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pollo wondering stood to fee The nymph transform'd into a tree; Vain were his lyre, his voice, his tuneful art,

His paffion and his race divine;


Nor cou'd th' eternal beams that round his temples Melt the cold virgin's frozen heart.

Nature alone can love infpire,
Art is vain to move defire;
If nature does the fair incline,
To their own paffion they'll refign.

LL fail upon the dog-ftar,
And then purfue the morning;
I'll chase the moon, till it be noon,
I'll make her leave her horning.

I'll climb the frosty mountain,

And there I'll coin the weather; I'll tear the rainbow from the sky, And tye both ends together.

The stars pluck from their orbs too,
And croud them in my budget:
And whether I'm a roaring boy,
Let all the nation judge it.

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Nature alone, &c.




ND I'll o'er the moor to Maggy,
Her wit and fweetness call me;
Then to my fair I'll fhew my mind,
Whatever may befal me.

If the love mirth, I'll learn to fing;
Or likes the nine to follow,
I'll lay my lugs in Pindus' spring,
And invocate Apollo.

If the admire a martial mind,
I'll fheath my limbs in armour;
If to the fofter dance inclin'd,

With gayeft airs I'll charm her;
If the love grandeur, day and night
I'll plot my nation's glory,
Find favour in my prince's fight,
And fine in future story.

Beauty can wonders work with cafe,
Where wit is corresponding,
And bravest men know beft to please,
With complaifance abounding.
My bonny Maggy's love can turn
Mc to what shape she pleases,
Af in her breast that flame fhall burn
Which in my bofom blazes. -

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goddefs, Lidia, heavenly fair, -
As lillies fweet, as foft as air;
Let loofe thy treffes, fpread thy charms,
And to my love give fresh alarms.

O let me gaze on those bright eyes;
Tho' facred lightning from 'em flies:
Shew me that foft, that modeft grace,
Which paints with charming red thy face..

Give me ambrofia in a kifs,

That I may rival Jove in blifs; ̈
That I may mix my foul with thine,
And make the pleasure all divine:

O hide thy bofom's killing white,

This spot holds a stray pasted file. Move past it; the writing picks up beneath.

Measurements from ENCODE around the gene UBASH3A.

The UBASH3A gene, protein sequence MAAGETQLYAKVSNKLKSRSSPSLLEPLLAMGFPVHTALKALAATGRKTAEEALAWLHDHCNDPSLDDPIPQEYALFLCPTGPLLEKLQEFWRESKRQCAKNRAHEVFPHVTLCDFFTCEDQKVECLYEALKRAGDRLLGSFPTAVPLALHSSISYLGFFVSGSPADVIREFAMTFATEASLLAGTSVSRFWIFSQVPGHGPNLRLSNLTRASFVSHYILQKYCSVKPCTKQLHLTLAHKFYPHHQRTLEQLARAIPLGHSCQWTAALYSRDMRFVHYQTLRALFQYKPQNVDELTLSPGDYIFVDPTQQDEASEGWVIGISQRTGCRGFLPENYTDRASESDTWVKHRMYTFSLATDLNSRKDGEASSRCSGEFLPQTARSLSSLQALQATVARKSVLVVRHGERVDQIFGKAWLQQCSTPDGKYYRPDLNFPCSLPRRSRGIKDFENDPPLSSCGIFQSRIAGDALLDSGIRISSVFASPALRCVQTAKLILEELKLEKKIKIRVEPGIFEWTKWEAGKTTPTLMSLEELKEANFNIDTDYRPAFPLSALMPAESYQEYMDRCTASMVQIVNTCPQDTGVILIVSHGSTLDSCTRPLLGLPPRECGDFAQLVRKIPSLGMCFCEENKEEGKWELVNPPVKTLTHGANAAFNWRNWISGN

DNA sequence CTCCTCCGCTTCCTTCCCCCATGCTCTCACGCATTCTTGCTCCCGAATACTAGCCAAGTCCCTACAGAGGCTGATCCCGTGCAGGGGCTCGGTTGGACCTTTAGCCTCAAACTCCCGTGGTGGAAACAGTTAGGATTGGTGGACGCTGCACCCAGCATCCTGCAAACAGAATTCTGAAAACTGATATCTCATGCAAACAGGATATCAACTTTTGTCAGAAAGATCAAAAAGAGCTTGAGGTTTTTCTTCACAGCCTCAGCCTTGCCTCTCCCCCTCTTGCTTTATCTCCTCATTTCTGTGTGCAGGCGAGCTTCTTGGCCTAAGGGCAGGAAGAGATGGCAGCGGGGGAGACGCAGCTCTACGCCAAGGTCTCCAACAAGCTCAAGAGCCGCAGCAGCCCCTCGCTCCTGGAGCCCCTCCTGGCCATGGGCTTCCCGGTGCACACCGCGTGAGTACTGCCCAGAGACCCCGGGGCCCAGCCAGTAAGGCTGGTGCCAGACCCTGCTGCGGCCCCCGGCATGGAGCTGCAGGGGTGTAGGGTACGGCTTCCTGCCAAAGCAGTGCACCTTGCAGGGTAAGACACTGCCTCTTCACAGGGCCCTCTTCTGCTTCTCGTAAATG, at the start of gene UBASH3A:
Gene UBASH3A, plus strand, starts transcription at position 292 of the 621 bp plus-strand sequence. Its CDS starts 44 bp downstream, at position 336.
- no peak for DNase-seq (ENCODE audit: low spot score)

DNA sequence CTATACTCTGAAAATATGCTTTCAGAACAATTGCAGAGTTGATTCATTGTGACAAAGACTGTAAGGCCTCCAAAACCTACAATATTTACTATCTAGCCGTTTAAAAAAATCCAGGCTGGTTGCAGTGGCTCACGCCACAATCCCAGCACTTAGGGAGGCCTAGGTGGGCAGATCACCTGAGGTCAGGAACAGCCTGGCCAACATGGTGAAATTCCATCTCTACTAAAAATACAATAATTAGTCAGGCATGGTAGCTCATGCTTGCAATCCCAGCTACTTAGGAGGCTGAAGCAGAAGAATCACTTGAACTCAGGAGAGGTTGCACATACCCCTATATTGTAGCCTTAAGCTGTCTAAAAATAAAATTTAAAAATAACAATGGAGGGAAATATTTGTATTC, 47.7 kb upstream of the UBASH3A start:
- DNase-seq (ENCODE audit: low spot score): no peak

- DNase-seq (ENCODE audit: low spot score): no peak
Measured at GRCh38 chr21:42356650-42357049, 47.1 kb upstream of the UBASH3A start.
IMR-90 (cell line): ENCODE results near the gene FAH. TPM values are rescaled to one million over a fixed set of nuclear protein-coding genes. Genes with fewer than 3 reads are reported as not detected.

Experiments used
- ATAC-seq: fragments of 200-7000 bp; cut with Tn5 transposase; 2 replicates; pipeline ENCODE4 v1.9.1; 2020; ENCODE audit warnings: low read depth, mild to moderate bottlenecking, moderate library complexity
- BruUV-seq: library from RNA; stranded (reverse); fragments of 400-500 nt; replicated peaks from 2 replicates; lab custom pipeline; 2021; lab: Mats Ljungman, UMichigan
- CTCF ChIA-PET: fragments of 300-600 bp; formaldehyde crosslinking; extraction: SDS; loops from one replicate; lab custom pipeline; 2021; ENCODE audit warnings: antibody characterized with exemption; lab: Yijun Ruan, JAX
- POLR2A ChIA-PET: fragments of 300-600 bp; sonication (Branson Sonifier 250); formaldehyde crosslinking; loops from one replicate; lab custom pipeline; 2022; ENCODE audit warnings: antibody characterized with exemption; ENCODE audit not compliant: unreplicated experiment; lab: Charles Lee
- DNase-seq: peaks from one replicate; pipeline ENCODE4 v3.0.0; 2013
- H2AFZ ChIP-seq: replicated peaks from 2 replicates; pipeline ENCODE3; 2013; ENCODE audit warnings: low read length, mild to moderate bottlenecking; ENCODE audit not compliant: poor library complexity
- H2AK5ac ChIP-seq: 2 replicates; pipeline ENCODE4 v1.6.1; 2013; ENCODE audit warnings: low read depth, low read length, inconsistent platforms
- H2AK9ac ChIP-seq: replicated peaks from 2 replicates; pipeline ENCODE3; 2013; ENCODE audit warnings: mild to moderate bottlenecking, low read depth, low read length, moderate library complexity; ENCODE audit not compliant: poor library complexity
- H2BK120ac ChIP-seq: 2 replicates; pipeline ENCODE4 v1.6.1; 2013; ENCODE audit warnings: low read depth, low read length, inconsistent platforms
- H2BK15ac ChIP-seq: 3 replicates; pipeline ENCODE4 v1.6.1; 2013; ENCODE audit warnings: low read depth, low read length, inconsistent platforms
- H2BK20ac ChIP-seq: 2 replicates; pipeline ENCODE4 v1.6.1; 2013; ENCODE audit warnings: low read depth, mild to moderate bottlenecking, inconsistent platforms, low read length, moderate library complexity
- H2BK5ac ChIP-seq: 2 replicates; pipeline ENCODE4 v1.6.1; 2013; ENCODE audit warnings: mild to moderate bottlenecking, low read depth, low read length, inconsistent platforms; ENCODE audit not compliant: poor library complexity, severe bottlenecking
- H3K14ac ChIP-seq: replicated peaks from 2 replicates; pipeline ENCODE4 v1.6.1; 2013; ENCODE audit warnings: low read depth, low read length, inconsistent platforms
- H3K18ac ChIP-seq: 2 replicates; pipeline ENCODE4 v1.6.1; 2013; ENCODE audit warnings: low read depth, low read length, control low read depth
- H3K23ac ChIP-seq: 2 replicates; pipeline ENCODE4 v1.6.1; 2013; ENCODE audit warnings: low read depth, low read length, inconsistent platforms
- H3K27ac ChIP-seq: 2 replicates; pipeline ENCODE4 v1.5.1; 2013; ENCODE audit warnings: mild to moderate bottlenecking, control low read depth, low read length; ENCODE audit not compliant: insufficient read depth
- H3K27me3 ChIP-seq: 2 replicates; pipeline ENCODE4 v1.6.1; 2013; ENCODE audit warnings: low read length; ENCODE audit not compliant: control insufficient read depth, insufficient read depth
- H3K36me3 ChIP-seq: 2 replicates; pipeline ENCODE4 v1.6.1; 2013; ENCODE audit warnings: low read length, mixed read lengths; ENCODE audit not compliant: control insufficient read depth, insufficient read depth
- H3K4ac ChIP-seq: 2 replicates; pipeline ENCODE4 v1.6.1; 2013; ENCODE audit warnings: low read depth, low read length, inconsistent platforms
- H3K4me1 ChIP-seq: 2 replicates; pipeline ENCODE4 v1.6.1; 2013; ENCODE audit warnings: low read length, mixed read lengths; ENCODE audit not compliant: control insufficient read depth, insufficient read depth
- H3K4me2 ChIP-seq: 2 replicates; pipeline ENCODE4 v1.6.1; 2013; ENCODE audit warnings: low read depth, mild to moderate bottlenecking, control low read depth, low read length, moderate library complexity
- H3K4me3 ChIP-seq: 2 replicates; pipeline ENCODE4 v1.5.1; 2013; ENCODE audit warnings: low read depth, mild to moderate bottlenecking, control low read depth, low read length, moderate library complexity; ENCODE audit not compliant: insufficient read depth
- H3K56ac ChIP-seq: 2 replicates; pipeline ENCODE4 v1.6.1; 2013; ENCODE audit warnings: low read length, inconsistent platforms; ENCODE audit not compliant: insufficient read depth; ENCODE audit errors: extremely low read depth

(The milky-way is not fo bright;)
Left you my ravish'd soul oppress
With beauty's pomp, and sweet excess.

Why draw'it thou from the purple flood of my kind heart the vital blood? Thou art all over endless charms! O take me, dying, to thy arms.

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s early I walk'd, on the first of fweet May,
Bencath a steep mountain,

Befide a clear fountain,

I heard a grave lute foft melody play,
Whilft the eccho refounded the dolorous lay,

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I liften'd and look'd, and fpy'd a young fwain,
With afpect diftreffed,

And fpirits oppreffed,

Seem'd clearing afresh like the sky after rain;
And thus he discover'd how he ftrove with his pain

* ! 1

Tho' Eliza be coy, why fhou'd I repine
That a maid much above me,
Vouchfafes not to love me? t

In her high sphere of worth I ne'er cou'd fhine;
Then why fhou'd I feek to debafe her to mine?

18 3.2

No! henceforth esteem fhall govern defire,

And in due fubjection

Return warm affection;


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To fhew that felf-love inflames not my fire,
And that no other fwain can more humble admire



When paffion fhall ceafe to rage in my breast,
Then quiet returning,

Shall hufh my fad mourning,

And lord of my self, in absolute rest,

I'll hug the condition which heav'n fhall think beft.

Thus friendship unmix'd, and wholly refin'd,
May still be respected,

Tho' love is rejected:

Eliza fhall own, tho' to love not inclin'd,

That the ne'er had a friend like her lover refign'd.

May the fortunate youth, who hereafter-shall woo,
With profprous endeavour,

And gain her dear favour,

Know as well as I what to' Eliza is due;

Be much more deferving, but never less true.

all be true that I do think,


There are five reafons we fhou'd drink:
Good wine, a friend, or being dry,
Or left we shou'd be by-and-by,
Or any other reafon why.

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